Johannesburg – Naming a police and army operation which arrests foreigners ”Operation Fiela”, which translates to ”clean sweep” implies that those arrested are ”rubbish” and is counter to government’s commitment to crack down on xenophobia, Stephen Faulkner from the People’s Coalition Against Xenophobia said on Tuesday.
He was speaking at a press conference called to express concern over the arrest of large groups of foreign nationals during the nationwide operation days after the government had pledged itself to stop xenophobia following a wave of attacks against foreigners in Johannesburg and Durban in April.
”It is not an exaggeration to say it was a military operation,” said Faulkner of the raids, the latest taking place last Friday in Johannesburg’s CBD and at the Central Methodist Church, which he said symbolises a ”safe haven” for asylum seekers and refugees.
”Untold numbers, including women and children were then herded like criminals to the central police station,” he said.
”They are being compared to rubbish.
”We are asking for a complete rethink of Operation Fiela,” he said.
‘This is increasing xenophobia’
The coalition believes that instead of dealing with crime and social problems, government is ”harassing and arresting on a mass scale” and equating crime with the presence of undocumented people in South African society.
”This is not tackling xenophobia, this is increasing it.”
He said lawyers had not even had confirmation from the police yet of how many people had been arrested.
He was speaking after Lawyers for Human Rights (LHR) had managed to finally secure access to those arrested through a second court order in the High Court in Johannesburg on Tuesday.
Earlier on Tuesday, the department of home affairs and the police had narrowly escaped a contempt of court order by finally agreeing to let LHR consult with between 200 to 400 foreign nationals arrested in the raids in Johannesburg last week.
”The parties have come to an agreement. The applicant will be withdrawing the [contempt of court] application,” said LHR advocate Julie-Anne Harwood.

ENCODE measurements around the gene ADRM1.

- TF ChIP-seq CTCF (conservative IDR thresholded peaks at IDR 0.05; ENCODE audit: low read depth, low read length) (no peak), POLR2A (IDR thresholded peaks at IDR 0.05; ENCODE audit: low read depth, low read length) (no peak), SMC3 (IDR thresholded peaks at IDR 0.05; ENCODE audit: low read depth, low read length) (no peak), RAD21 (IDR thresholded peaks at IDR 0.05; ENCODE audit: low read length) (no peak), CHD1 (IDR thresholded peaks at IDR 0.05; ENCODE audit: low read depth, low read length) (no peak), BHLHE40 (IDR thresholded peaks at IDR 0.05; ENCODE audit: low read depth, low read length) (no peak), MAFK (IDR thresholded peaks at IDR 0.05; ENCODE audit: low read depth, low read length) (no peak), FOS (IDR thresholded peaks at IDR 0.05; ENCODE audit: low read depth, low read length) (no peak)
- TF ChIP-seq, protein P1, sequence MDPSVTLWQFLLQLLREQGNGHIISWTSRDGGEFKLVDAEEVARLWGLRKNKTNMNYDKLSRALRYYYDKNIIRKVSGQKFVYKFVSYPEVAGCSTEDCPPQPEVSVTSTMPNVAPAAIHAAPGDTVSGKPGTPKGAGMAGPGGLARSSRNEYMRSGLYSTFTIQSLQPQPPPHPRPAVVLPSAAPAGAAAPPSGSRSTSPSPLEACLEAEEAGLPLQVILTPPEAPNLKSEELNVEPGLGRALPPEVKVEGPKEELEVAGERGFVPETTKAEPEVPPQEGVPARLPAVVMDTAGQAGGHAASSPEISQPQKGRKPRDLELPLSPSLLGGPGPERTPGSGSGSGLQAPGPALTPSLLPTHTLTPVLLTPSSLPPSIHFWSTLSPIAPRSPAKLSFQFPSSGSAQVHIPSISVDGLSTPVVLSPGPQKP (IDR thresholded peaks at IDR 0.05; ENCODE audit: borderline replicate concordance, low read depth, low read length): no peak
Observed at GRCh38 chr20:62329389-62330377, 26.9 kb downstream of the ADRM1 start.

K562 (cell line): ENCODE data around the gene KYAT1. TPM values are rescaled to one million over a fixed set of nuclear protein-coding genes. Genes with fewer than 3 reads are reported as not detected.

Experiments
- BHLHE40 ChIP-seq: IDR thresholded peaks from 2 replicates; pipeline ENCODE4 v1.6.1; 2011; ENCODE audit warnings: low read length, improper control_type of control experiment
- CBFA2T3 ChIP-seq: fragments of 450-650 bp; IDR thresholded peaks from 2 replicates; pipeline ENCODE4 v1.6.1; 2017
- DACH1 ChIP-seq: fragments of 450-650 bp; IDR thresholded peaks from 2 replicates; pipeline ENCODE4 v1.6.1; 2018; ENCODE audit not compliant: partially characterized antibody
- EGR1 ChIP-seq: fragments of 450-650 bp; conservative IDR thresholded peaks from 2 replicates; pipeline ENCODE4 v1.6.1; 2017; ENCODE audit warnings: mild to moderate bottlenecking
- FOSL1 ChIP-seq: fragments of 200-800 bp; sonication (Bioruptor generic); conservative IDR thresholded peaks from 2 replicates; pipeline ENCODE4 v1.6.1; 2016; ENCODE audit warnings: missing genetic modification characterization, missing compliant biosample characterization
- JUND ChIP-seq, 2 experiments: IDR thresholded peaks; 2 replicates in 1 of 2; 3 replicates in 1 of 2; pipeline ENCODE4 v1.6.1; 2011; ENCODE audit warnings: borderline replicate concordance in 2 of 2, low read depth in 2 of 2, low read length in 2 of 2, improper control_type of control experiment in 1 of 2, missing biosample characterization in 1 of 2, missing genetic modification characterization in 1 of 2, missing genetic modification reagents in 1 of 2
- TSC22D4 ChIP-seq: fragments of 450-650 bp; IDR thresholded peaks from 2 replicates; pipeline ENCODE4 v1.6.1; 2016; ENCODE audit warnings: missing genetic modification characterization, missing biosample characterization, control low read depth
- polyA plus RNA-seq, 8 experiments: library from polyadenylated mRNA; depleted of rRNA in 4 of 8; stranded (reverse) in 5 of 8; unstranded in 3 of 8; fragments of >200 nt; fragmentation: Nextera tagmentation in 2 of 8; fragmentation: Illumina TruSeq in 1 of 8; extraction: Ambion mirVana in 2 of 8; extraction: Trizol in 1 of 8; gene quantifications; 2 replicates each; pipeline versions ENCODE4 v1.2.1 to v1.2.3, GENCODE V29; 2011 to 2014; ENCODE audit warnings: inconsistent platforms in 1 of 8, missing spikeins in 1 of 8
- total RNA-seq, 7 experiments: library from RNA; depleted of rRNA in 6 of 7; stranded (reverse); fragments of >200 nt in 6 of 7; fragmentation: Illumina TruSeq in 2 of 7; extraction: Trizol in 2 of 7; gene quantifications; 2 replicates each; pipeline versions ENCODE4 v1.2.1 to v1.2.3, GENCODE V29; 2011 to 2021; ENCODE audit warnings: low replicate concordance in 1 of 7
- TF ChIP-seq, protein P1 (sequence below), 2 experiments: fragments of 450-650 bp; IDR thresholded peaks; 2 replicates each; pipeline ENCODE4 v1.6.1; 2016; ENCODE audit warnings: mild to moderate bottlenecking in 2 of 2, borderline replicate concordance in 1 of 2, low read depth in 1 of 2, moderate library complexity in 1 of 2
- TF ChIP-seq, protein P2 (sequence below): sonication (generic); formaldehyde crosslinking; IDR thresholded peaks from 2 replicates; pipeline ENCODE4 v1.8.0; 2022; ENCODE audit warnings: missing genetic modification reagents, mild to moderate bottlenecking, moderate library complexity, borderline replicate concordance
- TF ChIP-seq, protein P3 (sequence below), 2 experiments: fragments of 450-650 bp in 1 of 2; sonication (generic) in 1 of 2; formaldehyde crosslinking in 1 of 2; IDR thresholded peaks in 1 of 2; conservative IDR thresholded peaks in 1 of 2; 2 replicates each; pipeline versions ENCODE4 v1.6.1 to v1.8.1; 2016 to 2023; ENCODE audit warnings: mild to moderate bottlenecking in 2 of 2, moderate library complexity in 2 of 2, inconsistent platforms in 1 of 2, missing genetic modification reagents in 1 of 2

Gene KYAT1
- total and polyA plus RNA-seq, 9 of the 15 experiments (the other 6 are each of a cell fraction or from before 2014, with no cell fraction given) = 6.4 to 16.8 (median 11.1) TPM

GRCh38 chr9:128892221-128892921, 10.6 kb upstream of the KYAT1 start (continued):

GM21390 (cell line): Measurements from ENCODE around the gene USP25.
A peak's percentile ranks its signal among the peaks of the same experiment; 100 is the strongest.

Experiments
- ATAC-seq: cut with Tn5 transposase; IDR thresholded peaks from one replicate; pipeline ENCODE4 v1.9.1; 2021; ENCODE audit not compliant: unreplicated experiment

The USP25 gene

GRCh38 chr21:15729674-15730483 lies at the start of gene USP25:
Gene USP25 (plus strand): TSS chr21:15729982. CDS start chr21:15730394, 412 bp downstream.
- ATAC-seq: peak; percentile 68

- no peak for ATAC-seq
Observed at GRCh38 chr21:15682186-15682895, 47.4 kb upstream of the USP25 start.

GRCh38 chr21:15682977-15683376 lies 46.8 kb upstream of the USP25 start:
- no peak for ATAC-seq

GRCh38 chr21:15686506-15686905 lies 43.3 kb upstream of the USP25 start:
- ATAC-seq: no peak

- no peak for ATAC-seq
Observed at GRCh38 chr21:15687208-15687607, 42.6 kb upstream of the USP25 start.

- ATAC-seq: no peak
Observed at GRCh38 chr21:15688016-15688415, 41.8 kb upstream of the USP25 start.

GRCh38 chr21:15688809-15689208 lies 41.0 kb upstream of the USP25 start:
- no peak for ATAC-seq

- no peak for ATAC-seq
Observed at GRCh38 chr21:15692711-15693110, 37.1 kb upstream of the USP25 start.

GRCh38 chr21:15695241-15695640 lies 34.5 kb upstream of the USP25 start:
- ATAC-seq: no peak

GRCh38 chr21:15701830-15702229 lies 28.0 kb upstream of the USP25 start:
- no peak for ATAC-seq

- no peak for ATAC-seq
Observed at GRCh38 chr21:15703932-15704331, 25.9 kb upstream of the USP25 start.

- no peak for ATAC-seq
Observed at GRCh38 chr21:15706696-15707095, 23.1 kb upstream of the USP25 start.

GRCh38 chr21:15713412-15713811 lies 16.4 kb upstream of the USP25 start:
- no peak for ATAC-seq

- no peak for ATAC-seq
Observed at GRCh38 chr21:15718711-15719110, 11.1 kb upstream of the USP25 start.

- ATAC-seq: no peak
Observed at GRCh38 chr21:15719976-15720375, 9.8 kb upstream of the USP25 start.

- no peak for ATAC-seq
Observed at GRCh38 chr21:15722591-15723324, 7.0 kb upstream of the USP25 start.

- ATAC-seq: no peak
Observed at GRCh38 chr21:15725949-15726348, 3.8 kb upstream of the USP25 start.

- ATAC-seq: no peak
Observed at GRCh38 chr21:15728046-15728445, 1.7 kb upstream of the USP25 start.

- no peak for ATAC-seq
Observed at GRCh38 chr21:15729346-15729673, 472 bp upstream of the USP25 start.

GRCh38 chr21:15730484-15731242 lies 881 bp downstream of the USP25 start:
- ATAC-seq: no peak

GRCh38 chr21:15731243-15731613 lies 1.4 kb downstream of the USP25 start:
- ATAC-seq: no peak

The department of home affairs agreed to pay the costs of the application.
LHR had already secured an order late on Friday after hearing of the arrests, because the police allegedly would not let them see the people arrested.
But, in spite of the order, they were still not able to consult those detained, so they lodged the application for contempt of court on Tuesday.
Now LHR can consult with those being detained at Lindela, a holding facility between Krugersdorp and Randfontein on the West Rand, at Johannesburg Central Police Station, and about 22 women living at a Gift of the Givers shelter with their children.
By noon on Wednesday, the State has to give LHR a list of all those detained and is not allowed to deport any of those arrested for two weeks while lawyers check their documentation and explain their rights to them.
According to some of the affidavits submitted for Tuesday’s application, people were woken up between 03:00 and 04:00 by police and taken outside. Some said they had lost their documents, and others said they were not allowed to go and fetch their documents.
LHR’s David Cote said after the order was granted that about 60 South Africans had also been detained, but were released.
LHR attorney Wayne Ncube said at the coalition’s joint press conference: “It is easy to use ‘illegal foreigner’ as a scapegoat without understanding what the term means.”
Refugee centres closed down
The South African government had made it difficult for people to get the right paperwork by closing down some of its refugee and asylum seeker refugee centres, he said.
Ncube said the deportation process was complicated: it must be verified that a person is an illegal immigrant; then that person’s country, through an embassy or consulate, has to verify that they are from there; and then travel plans can be made.
LHR believed that some deportations had been planned for Wednesday, even though the process is not normally that quick. Not following all the procedures could mean sending somebody – an asylum seeker or refugee – to their death, said Ncube.
Lawyers would now have to check all the procedures that were followed for Friday’s raids, such as the warrants used and check each detainee’s documentation and explain their rights and obligations to them.
Faulkner questioned why the Methodist Church, whose central building was regarded as a haven, had not said anything to condemn the raids.
Asked for comment, government spokeswoman Phumla Williams said: ”We are on record as saying it [Operation Fiela] is a multi-disciplinary intervention of government based on inputs of consultations done for foreign nationals themselves, and communities themselves and consultations the executive did with various communities.”
She said over 77 community engagements were held and over 50 foreign nationals, church and business representatives were consulted and out of that, there was a request to government to intervene in what was happening in communities.
‘Illegal weapons, drugs found’
They asked that drugs, illegal weapons, and people in the country illegally are dealt with.
”I should underline that the people said it is not all foreign nationals.”
Operation Fiela was not targeted at any specific person, but it was uprooting problems in the communities.
”Illegal immigrants were found, drug trafficking was found, illegal weapons were found. No one has been taken who has been in the country legally as a foreigner,” said Williams.
”Anybody who could produce their documentation was not taken. Anybody who did not have an illegal weapon has nothing to fear.”
She said the condition of the children whose parents were detained were checked and ”there was no proof that they were treated unfairly”.
The coalition will meet Gauteng Premier David Makhura next week to discuss its concerns.